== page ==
Related on TestTube
Is Sex Better Than Exercise?
How Exercise Rewires Your Brain
All you health nuts out there, what comes to mind when you snack after exercising? Typically, you think of protein shakes, protein bars, nuts, etc. Fast food is probably nowhere near the top of your list of healthy post-workout foods. We came across a new study this week that really stuck out for that very reason.
Published in the International Journal of Sport Nutrition and Exercise Metabolism, a new study measured the levels of glucose and insulin in athletes. After cycling for 90 minutes, one group of participating athletes ate fast food and the other group took sports supplements. Four hours after the initial bout of exercise, all participants did a 12.4 mile (20 km). After this, the researchers found no measurable difference in blood glucose and insulin response between the two groups. In addition, there was no difference in athletic performance in the time trial.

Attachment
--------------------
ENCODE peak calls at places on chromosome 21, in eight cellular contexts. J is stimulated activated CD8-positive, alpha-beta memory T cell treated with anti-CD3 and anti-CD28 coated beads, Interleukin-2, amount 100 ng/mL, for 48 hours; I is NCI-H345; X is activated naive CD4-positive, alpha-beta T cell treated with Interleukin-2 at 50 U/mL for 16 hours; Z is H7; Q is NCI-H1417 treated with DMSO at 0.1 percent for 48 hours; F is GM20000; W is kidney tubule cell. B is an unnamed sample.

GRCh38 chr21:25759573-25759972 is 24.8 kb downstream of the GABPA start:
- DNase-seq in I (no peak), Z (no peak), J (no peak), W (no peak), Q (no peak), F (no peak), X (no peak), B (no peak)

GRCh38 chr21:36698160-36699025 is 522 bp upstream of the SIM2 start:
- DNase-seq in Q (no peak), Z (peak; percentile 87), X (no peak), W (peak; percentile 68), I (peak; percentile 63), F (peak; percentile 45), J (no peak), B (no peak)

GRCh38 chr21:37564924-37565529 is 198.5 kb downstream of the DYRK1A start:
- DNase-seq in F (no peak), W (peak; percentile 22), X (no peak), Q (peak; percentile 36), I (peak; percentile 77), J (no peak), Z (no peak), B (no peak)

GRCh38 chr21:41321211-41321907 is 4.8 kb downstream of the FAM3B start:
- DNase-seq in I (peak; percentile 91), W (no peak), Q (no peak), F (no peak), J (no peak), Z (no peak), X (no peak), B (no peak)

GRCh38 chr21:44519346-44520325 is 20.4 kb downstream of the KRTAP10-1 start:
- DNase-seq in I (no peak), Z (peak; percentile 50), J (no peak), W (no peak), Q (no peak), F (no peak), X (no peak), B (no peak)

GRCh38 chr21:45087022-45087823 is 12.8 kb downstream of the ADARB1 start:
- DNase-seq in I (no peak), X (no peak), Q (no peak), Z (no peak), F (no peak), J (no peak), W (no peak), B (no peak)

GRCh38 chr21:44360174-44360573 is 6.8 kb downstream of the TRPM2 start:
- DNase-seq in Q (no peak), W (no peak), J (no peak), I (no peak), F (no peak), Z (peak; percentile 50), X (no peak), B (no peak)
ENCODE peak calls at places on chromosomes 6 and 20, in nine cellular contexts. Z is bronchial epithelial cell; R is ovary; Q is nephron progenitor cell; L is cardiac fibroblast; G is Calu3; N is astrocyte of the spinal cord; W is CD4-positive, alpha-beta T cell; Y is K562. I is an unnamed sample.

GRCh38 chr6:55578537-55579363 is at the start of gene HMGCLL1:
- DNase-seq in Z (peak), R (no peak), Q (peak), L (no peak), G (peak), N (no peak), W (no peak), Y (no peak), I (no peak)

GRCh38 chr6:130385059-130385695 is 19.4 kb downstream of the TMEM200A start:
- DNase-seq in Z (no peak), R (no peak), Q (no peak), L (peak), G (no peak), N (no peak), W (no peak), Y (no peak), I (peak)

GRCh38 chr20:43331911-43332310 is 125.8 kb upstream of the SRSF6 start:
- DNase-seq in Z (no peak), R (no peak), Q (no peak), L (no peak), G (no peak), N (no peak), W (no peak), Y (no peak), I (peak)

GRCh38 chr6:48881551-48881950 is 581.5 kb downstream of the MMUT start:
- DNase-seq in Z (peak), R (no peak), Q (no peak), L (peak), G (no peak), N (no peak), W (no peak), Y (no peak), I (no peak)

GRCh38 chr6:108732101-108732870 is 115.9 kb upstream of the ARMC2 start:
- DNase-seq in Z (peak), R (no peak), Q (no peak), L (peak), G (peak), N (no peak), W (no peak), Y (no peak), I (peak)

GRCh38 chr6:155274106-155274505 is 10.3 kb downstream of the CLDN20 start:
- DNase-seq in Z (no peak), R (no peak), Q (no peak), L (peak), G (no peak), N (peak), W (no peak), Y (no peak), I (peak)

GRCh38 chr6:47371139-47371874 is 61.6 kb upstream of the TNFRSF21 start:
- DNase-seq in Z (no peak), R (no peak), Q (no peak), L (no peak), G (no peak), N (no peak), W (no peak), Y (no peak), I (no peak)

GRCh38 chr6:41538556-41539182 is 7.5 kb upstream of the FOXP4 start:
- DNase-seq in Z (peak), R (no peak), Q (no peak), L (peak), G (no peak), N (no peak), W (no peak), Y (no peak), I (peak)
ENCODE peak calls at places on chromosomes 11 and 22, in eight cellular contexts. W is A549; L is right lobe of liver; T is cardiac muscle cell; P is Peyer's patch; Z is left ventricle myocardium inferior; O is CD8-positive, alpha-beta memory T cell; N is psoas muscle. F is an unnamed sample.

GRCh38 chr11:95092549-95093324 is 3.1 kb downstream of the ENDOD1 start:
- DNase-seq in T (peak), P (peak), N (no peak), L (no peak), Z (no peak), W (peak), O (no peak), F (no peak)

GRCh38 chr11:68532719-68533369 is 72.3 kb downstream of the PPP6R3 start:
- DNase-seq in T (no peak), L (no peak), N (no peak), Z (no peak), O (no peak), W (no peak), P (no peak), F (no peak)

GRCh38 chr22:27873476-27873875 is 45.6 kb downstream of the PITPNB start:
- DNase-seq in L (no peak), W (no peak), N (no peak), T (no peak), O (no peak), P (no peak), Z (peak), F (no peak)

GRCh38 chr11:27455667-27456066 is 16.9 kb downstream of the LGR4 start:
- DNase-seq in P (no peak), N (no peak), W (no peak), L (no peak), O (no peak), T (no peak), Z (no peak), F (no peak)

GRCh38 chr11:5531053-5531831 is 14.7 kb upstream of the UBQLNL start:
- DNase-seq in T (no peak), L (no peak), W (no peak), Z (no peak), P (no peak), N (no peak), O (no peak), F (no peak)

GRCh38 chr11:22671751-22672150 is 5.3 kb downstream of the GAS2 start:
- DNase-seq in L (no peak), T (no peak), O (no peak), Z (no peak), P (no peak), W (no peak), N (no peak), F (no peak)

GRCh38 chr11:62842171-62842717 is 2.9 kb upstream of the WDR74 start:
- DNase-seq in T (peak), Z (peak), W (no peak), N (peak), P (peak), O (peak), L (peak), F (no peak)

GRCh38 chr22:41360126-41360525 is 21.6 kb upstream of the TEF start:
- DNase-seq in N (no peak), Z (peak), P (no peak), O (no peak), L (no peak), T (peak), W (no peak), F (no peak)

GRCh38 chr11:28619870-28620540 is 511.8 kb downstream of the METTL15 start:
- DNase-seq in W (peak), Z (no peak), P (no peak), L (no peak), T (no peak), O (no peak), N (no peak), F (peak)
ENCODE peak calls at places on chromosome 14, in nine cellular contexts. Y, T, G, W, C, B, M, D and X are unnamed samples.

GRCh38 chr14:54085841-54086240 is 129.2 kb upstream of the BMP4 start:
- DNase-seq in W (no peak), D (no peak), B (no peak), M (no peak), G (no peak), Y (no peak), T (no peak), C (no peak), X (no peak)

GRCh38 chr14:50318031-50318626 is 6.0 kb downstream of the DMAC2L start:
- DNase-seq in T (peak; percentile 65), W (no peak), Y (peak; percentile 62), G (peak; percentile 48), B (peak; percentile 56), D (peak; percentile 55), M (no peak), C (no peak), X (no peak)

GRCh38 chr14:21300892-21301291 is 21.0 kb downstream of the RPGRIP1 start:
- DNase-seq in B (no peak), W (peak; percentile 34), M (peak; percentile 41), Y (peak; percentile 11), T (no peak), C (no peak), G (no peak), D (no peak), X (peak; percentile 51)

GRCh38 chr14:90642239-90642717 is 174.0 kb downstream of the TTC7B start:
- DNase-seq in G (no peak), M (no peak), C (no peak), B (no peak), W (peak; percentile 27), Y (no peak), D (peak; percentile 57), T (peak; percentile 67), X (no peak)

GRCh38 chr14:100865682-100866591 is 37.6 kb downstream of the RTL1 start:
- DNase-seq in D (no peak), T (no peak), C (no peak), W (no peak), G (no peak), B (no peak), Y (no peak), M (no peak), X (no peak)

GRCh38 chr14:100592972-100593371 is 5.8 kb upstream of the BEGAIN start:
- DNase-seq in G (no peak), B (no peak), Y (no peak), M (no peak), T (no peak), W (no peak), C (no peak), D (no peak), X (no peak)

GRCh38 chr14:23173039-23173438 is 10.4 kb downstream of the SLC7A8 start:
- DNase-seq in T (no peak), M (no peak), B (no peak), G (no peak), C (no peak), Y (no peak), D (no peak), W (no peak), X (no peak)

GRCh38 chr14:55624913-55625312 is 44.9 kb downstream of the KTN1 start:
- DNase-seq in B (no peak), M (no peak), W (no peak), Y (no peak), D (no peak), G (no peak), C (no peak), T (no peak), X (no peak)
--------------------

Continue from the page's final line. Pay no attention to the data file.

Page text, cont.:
While these results are pretty fascinating, going for a jog all the way to McDonald's should not be your next fitness move. For starters, this study had a very small sample size, with only 11 men participating. As discussed on this episode, both fast food and fitness supplements have their own problems. Specifically, while a hamburger and fries and a shake can reload your body on carbohydrates (and then some), all that food also carries high levels of salt and sugar. Fitness supplements, on the other hand, have all kind of marketing issues and recent studies have found many popular products deceive consumers with their ingredient labels.
Small portions of fast food just as effective for recovery after work-out as sports supplements (Science Daily)
"A new study found there was no significant difference in glycogen recovery when cyclists ate fast food after a workout versus when they ingested traditional sports supplements such as Gatorade, Powerbar and Clif products."
Glycogen (Science Daily)
"Glycogen is a polysaccharide that is the principal storage form of glucose (Glc) in animal and human cells."
Carbohydrate-loading diet (Mayo Clinic)
"A carbohydrate-loading diet, also called a carb-loading diet, is a strategy to increase the amount of fuel stored in your muscles to improve your athletic performance."